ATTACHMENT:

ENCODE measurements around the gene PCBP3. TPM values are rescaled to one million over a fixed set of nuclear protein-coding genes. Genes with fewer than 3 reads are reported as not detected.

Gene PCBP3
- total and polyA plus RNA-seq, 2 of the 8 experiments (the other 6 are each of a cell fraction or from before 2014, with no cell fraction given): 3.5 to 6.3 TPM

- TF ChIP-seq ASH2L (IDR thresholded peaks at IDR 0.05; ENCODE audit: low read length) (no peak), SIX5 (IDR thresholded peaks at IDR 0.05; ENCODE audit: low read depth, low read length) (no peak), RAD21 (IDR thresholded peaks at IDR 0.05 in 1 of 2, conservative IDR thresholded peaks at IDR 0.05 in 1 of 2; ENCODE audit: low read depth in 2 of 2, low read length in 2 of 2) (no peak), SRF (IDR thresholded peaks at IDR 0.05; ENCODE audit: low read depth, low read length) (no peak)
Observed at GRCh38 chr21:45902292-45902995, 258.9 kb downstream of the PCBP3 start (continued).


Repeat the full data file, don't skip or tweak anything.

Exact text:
ENCODE measurements around the gene PCBP3. TPM values are rescaled to one million over a fixed set of nuclear protein-coding genes. Genes with fewer than 3 reads are reported as not detected.

Gene PCBP3
- total and polyA plus RNA-seq, 2 of the 8 experiments (the other 6 are each of a cell fraction or from before 2014, with no cell fraction given): 3.5 to 6.3 TPM

- TF ChIP-seq ASH2L (IDR thresholded peaks at IDR 0.05; ENCODE audit: low read length) (no peak), SIX5 (IDR thresholded peaks at IDR 0.05; ENCODE audit: low read depth, low read length) (no peak), RAD21 (IDR thresholded peaks at IDR 0.05 in 1 of 2, conservative IDR thresholded peaks at IDR 0.05 in 1 of 2; ENCODE audit: low read depth in 2 of 2, low read length in 2 of 2) (no peak), SRF (IDR thresholded peaks at IDR 0.05; ENCODE audit: low read depth, low read length) (no peak)
Observed at GRCh38 chr21:45902292-45902995, 258.9 kb downstream of the PCBP3 start (continued).